What has changed to cause this alarming uptick in diabetes over the last 40 years, and how can we protect ourselves from this insidious malady? Statistics show that diabetes and pre-diabetes has increased by 33% over the last 40 years. By some estimates, nearly 1 in 10 Americans is either diabetic or showing metabolic signs which will quickly become a full blown case of the disease, although many people are unaware they have the condition. The question is, what has changed over this time to have caused this epidemic? While there are a number of factors which have contributed to the dilemma, many health researchers are narrowing in on two key suspects: High Fructose Corn Syrup (HFCS) and Systemic Inflammation.
How can we place blame for the diabetes rise on an all-natural sweetener such as HFCS? Beginning in the early 1970’s, the use of this sweetener was increasing as an inexpensive additive, subsidized by the government to allow farmers to plant massive amounts of the crop. It began showing up in every soft drink, fast foods and baked goods. Today you would be hard pressed to find any processed food which does not contain HFCS or a derivitive. Recent studies are now demonstrating that HFCS is not processed by the liver, and therefore does not trigger the natural mechanism used by our body to detect and process calories. Our brain does not register the sweetener as caloric intake, causing us to continue eating. We never get the ‘full’ signal. Further evidence is now emerging that HFCS causes insulin to become resistant to the proper metabolism of glucose in the blood, meaning that sugars are not efficiently ushered into our cells for energy. The sad truth about this corn-based product is that it really is not a natural food element. it has been processed by man and is not viewed a digestible food by our body. It is actually seen as an invading enemy which causes our body to mount an offensive through the immune response. While this is a normal response to an infection, it is not good for the body to engage the HFCS enemy every time we eat. This leads to low-grade inflammation which is known to be the root cause of many diseases, including diabetes, cardiovascular disease and many cancers.
We don’t have to look far today to see the exponentially increasing population of overweight and obese individuals. Upwards of 70% of adults in most Western countries fall into one of these two classifications. And new studies now confirm that excess body fat (especially around the mid section) is a direct cause of inflammation throughout the body. The common belief for many years was that fat was an inert cellular matrix within the body which was simply unsightly. We now understand that our fat is a living organ which sends cellular signals to our organs when in distress. We hear that signal loud and clear. Body fat has an amazing capacity to expand, and evolutionary design which has allowed our species to flourish for many generations. But, this same mechanism of survival may also be our downfall. Once our fat tissues (adipocytes) have multiplied and expanded to maximum capacity, they release chemical messengers into the blood stream which cause systemic inflammation. Levels of homocysteine and C-reactive protein rise in the blood, which in turn causes excessive levels of inflammation in our tissues, as our immune system attempts to fight the never ending surge of inflammation-mediated byproducts. All of this was necessary from an evolutionary perspective, as our bodies adapted to stress factors related to everyday living. But today, these deep rooted survival mechanisms are the root of our diabetic and cardiovascular problems. This metabolic disturbance is directly related to the initiation of diabetes, as it upsets the intricate hormonal balance within our body.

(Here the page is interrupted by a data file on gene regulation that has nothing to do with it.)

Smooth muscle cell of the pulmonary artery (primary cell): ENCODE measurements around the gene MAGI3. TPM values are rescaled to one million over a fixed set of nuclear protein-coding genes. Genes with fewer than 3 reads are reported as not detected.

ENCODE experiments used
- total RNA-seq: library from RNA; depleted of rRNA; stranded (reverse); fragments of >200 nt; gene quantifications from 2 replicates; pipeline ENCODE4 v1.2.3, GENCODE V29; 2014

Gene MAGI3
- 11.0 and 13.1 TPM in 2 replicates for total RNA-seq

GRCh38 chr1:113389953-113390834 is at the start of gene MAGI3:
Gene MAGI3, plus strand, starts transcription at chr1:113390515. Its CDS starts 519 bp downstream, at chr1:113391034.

How then to avoid a lifetime of misery from diabetic complications? To begin, it is essential to eliminate high fructose corm syrup products from the diet. This is much easier said than done for most. It means the elimination of all refined and packaged foods including breads, pasta, cereals and any wheat or corn based items. Switch from soft drinks to natural drinks such as tea and water. Monitor your blood sugar by picking up an inexpensive meter at the local drug store. Your target goal is a fasting reading of 70 – 85 (72 is optimal), and never higher than 90. An even more important test is after meals. Test 1 and 2 hours after eating, and target a 1 hour reading of no more than 140, and a 2 hour reading no higher than 120. Adjust your food choices accordingly, as different people have different carbohydrate tolerance levels. New studies indicate that pancreatic beta cells begin to die off at blood glucose levels above 140. Once the beta cell population is depleted, you are an insulin-dependent diabetic, and have doubled your chance of developing cardiovascular disease. By following some simple dietary guidelines, we can dramatically reduce our chances of being afflicted with diabetes, and must work hard to protect our children from the ravages of this horrible disease.